Georgina: I replay it so much. I go over and over it. I still don’t know. I don’t think I’ll ever know. I feel in my heart of hearts he knew that it wasn’t a logical conclusion that I must be his, but he hadn’t even admitted that to himself. Therefore, he just continued with his marriage. He continued raising me. He showered me in so much love. I can’t describe to you how hands-on he was. I think I put it in the book. When I needed a pair of shoes after a night out, he would drive to me. When I said, “Dad, my heels are hurting,” he would drive from our home to the club and drop me off another pair of shoes at two AM or whatever because my feet were hurting. I was so spoiled by him. I never thought that we weren’t related. Therefore, when I found all this out after he’d passed away, it was like losing him again. I felt extremely grateful and extremely saddened because I hadn’t been able to thank him for raising me despite the fact that he probably suspected we weren’t . Everybody kept saying, there’s not many men that would have stuck around when they could see that the baby wasn’t theirs. There’s not many men that would’ve stuck around and not questioned your mom. I had to stop and think, of course, yeah, there wouldn’t be many men that would do that. At the time, I didn’t think. He was just my dad. I was just happy to be spoiled by him. He was happy to go above and beyond for me in every way. He’d always stick up for me in family arguments. He always had my back. That was just how my dad was. I took it for granted. If he was here, there’s not enough words that I can think of to thank him for sticking in this situation that a lot of people would’ve walked away from, basically. It’s so difficult to talk about even now. It was so much. It was just so much. There was so much love from that relationship. It’s hard to even describe how much love there was and go over it again because he’s not here and we never got to talk about it. Sorry.

Zibby: No, I’m sorry. Losing a parent and someone you love alone is a lot. Having all of this layered on top, that’s such a level of confusion in your grief, I’m sure. I’m sorry. I’m sorry to have it even triggered.

Georgina: I love talking about him. I loved illuminating these memories through the writing that I’ve produced, but it’s still so hard because there’s so much that remains unanswered. There’s so much that I still go over in my own head. Did he know? Did it bother him? How bothered was he if he did know? It’s still difficult.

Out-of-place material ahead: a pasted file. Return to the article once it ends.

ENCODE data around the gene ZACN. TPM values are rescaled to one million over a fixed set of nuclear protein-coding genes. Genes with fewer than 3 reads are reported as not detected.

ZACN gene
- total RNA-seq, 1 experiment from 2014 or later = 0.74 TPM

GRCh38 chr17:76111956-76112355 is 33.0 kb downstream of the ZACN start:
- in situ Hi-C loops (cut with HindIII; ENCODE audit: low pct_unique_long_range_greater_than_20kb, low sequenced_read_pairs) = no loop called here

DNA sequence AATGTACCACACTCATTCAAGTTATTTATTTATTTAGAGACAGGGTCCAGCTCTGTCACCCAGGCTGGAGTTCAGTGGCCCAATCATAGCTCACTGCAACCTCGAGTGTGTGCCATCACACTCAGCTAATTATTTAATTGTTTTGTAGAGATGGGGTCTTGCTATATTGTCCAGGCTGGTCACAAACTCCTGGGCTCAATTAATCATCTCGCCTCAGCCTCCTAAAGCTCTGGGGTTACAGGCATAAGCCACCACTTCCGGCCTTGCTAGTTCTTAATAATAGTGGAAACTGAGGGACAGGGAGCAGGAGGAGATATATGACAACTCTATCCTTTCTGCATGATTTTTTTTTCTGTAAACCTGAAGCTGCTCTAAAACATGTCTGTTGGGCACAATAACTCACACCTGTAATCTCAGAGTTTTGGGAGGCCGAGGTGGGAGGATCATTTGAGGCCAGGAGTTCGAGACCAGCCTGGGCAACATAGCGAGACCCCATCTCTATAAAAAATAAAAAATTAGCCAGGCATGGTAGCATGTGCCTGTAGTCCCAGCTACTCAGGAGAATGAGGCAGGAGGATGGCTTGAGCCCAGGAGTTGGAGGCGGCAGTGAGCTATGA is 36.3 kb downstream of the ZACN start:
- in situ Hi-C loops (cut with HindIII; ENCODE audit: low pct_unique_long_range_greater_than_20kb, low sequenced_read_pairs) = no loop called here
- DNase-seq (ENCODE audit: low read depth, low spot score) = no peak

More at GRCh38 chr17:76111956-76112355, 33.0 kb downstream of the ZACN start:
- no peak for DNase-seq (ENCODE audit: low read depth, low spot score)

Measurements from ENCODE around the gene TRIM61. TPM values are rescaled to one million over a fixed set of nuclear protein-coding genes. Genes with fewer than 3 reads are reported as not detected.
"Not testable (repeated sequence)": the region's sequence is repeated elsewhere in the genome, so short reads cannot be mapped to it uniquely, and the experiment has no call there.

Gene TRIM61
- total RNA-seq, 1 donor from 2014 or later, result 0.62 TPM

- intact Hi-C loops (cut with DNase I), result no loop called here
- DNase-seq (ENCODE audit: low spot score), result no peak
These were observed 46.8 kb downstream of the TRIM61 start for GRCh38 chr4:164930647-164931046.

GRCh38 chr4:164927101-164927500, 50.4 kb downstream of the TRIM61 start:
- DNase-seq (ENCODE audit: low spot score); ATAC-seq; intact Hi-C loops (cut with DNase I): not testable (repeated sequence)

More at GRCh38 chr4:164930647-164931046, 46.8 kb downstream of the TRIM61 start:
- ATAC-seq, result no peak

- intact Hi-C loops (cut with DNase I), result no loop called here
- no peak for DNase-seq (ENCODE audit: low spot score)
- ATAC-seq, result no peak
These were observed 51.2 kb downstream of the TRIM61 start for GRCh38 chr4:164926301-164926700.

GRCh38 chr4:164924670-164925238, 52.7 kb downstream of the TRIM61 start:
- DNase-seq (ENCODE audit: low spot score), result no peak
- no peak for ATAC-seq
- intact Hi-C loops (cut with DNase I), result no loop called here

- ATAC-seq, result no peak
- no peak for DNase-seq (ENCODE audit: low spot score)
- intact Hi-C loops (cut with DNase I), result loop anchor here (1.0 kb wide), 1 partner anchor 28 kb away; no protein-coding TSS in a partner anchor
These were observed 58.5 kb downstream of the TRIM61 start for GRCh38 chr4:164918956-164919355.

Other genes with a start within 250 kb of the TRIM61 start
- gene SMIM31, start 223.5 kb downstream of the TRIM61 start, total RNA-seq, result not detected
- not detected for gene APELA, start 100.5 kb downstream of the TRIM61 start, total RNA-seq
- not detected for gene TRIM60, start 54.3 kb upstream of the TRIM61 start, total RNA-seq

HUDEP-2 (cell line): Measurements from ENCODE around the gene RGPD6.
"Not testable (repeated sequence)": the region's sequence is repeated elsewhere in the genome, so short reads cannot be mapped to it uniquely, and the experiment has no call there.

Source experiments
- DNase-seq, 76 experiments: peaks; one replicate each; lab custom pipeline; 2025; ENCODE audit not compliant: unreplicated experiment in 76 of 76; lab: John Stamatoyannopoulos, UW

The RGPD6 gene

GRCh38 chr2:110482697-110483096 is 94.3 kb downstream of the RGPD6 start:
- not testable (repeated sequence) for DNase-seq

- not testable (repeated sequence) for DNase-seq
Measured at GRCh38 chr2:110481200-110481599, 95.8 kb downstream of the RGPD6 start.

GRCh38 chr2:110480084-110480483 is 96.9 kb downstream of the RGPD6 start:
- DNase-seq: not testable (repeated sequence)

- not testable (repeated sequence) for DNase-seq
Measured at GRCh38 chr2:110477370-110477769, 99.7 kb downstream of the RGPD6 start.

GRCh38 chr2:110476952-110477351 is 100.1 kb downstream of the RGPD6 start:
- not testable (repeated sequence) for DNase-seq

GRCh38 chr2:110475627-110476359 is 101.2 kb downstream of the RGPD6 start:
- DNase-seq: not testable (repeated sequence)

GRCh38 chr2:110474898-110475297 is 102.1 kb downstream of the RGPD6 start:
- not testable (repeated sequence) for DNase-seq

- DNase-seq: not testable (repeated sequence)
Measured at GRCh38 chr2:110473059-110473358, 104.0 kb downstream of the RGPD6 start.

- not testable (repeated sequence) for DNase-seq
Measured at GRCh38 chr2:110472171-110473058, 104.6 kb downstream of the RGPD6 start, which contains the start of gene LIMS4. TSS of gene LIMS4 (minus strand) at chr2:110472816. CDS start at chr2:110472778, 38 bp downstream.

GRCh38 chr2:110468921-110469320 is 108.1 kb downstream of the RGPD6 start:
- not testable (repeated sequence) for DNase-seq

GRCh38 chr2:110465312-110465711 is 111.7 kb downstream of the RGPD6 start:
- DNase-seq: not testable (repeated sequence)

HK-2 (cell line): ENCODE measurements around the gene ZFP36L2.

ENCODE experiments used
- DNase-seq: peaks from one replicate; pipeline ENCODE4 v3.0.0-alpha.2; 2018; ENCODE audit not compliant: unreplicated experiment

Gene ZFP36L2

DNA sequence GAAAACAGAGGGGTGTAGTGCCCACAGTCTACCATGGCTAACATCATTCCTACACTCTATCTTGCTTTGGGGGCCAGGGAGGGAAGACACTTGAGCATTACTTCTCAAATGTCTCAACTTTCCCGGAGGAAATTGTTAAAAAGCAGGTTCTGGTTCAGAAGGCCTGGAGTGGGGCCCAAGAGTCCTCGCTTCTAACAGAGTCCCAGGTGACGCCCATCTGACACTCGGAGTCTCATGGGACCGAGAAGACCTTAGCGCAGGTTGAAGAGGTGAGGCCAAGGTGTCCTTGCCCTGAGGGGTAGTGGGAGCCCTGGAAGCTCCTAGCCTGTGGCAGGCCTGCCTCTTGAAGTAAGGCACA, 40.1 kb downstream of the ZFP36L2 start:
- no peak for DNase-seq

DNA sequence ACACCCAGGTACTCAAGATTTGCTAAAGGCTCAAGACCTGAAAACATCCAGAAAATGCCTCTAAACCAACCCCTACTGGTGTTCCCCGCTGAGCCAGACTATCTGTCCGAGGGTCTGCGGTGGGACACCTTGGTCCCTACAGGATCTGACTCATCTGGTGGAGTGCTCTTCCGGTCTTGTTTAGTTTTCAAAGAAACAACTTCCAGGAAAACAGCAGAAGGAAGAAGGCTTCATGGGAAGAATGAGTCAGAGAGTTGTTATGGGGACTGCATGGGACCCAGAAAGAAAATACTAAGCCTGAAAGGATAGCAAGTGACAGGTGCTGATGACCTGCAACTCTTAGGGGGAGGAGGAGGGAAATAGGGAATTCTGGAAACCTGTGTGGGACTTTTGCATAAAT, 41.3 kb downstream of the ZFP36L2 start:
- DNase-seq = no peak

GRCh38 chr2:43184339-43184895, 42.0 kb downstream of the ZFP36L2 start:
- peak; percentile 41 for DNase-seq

Zibby: He sounds like an amazing man. Then your caretaking of him at the end, you were like, “Why aren’t you mad?” He’s like, “This is my lot. I’m not going to be mad. This is my lot in life.” He seemed okay. Then you describe watching someone so strong and who clearly was so doting on you and just such a lifeforce diminish. That is so hard too. This is a lot to go through, really.

Georgina: A lot happened in a short space of time after a relatively normal upbringing with some strange racialized incidents in my childhood. It was pretty suburban and quiet. I talk about growing up in the book and going to Catholic school and it being pretty steady apart from the questions from strangers every couple of months. Why don’t you look like your family? Then a lot happened in a short space of time when my dad got really ill. That was so hard, as anyone knows who’s gone through looking after a parent with cancer or watching somebody wither away through a long-term illness. It’s just completely devasting. You can’t escape it. It’s there every day. They’re living with it every day. Even my friends, I talk about that in the book, they had to support me a lot because I was falling apart watching my dad fall apart. It’s like a knock-on effect. That was very, very traumatic. It just didn’t seem like the right time to delve into this family mystery. I tried to a little bit. I talk about that. I asked my dad, “Why don’t we look like each other? Can I get a DNA test?” He said, “Yes, that’s fine.” I couldn’t bring myself to process it when he was so sick because that was really the priority. His priority was looking after us and making sure that the family was taken care of and that any outstanding things were signed off. That was his priority. He was really focused on making sure me and my mom and my brother would be fine once he was passed away. I just couldn’t unravel this twenty-three-year-old family mystery in the middle of all that. It just didn’t seem like the right time. Then that’s something I still grapple with. Should I have pushed for answers?

Zibby: You did what was right at that time. Don’t look back now. That’s what you had to do. I’m sure you were right. Otherwise, you would’ve done something else had it felt at all right. Also, just because there’s no biological paternity doesn’t have any impact on his immense love for you. Even if he had known, it wouldn’t have changed anything. Same for adoptive parents. You can love and love and love, and it doesn’t have to be somebody from your blood. That’s only one thing.